The Long Haul

A Trucker's Tales of Life on the Road

By Finn Murphy.

W.W. Norton.

256 pp. $26.95

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Reviewed by

Jim Higgins

nolead ends No matter how spiffy our facades, some people see us in crisis, at our worst: our doctor, our lawyer, our psychologist - and, as Finn Murphy details in his entertaining memoir, The Long Haul, our movers.

"Shippers are frequently not at their best on moving day," he writes, describing the folks whose worldly goods he packs up and schleps across the country in a Freightliner. "Shippers can be testy, upset, suspicious, downright hostile, and occasionally pleasant and relaxed."

The Long Haul can be read and enjoyed as an adventure story and as a peek into an occupation whose practitioners we see rolling down the highway. Murphy opens with an account of driving 35 tons of tractor-trailer down a steep Rocky Mountain grade "in a miasma of fog and wind and snow." Enduring CB radio insults from other truckers who think he's going too slow, Murphy flips through a mental checklist of the ways this descent could end badly. "The blood soaking into the pavement could be mine at any minute."

In his final chapter, "The Great White Mover," Murphy recalls the feisty, dying widow who sent him barreling across the country with a full load of broken Native American artifacts against a severe, unexplained deadline and, the mover discovers, a remarkable payoff at the end. If The Long Haul is ever turned into a cable TV series, this will be one of its signature episodes.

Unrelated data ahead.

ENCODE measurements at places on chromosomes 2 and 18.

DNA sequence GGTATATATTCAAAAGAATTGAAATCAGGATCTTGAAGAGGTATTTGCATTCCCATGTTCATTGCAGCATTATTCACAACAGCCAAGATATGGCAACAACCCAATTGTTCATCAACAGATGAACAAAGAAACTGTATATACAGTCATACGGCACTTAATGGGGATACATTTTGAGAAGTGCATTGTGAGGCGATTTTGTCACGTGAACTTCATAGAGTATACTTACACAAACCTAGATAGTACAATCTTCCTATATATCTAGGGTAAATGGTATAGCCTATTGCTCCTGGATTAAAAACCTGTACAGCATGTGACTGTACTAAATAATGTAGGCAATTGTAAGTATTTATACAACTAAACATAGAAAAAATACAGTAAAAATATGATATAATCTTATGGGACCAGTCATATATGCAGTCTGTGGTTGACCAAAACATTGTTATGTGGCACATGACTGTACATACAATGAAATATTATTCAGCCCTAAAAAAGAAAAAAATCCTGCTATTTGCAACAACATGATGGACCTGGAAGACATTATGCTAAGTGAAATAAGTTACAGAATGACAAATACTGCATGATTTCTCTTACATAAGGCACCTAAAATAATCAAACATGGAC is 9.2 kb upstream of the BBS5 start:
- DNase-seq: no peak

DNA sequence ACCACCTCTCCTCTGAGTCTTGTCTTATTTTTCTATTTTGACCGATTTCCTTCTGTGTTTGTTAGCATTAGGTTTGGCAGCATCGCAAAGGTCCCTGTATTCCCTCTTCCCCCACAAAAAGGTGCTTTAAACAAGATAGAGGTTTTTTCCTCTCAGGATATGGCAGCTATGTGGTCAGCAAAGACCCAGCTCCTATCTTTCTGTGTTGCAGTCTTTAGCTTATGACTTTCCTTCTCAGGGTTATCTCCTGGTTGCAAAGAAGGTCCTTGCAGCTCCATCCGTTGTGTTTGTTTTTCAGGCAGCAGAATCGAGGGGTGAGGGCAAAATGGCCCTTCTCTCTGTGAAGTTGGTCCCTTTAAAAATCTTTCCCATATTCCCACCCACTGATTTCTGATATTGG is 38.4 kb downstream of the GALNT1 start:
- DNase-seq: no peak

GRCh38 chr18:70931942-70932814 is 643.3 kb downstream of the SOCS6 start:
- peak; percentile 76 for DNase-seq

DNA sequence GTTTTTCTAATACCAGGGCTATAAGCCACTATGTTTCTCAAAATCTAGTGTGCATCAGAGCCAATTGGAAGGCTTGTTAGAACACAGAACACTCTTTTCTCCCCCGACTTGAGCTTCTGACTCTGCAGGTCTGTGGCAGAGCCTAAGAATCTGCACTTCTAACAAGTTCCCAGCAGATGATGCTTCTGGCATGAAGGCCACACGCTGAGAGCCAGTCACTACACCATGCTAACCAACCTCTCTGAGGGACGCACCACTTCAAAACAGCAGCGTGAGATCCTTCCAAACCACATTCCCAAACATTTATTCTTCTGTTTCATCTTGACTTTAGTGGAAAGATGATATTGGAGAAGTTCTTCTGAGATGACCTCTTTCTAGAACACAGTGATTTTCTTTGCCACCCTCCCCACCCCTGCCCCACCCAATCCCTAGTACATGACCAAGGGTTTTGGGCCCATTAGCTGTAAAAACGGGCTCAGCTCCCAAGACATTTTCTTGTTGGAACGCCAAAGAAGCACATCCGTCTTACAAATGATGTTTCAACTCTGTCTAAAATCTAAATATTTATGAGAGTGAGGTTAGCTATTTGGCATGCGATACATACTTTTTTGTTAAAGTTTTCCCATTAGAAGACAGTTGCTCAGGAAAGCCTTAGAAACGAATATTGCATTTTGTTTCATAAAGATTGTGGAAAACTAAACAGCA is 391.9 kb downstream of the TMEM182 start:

As a white man who finished three years of college before turning to trucking, he's an anomaly in his world and aware of it: "Working people are suspicious of my diction and demeanor, and white-collar people wonder what a guy like me, who looks and sounds like them, is doing driving a truck and moving furniture for a living." (Beyond early anecdotes about love of both the road and his independence, Murphy doesn't really explain why.)

Books matter to Murphy: He calls attention to a clerk in a Vermont general store reading Thomas Mann's Buddenbrooks. Sadly, this man who moves the families of high-end executives sees that "books are completely disappearing." Forget the book-burning firemen of Fahrenheit 451: "The interactive electronics took care of it without the violence."

Packing and hauling tons of stuff hundreds of miles to new homes has made Murphy a believer in nonattachment. Movers rarely become collectors of anything, he points out. "What my customers need to know is that it's not the stuff, but the connection with people and family and friends that matter."

This review originally appeared in the Milwaukee Journal Sentinel.